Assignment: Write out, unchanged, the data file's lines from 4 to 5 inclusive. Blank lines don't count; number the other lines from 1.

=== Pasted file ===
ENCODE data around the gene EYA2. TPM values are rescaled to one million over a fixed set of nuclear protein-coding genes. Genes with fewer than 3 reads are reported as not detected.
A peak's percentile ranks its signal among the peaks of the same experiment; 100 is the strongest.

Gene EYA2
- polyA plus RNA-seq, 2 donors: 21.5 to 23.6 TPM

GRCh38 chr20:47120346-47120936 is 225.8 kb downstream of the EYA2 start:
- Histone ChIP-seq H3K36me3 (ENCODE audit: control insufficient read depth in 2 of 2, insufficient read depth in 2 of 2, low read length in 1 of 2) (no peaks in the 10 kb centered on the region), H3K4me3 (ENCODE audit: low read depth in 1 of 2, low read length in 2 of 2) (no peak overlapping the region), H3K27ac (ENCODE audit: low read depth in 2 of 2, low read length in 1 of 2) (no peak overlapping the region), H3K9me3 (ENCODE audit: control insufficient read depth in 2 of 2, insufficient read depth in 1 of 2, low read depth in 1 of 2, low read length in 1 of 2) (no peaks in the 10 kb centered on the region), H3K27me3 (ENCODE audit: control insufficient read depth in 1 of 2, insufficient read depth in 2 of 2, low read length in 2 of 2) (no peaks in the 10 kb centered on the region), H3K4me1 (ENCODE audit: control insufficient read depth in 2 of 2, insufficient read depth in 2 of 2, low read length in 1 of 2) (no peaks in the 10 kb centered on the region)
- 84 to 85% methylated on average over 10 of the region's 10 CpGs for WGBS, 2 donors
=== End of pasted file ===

- polyA plus RNA-seq, 2 donors: 21.5 to 23.6 TPM

GRCh38 chr20:47120346-47120936 is 225.8 kb downstream of the EYA2 start: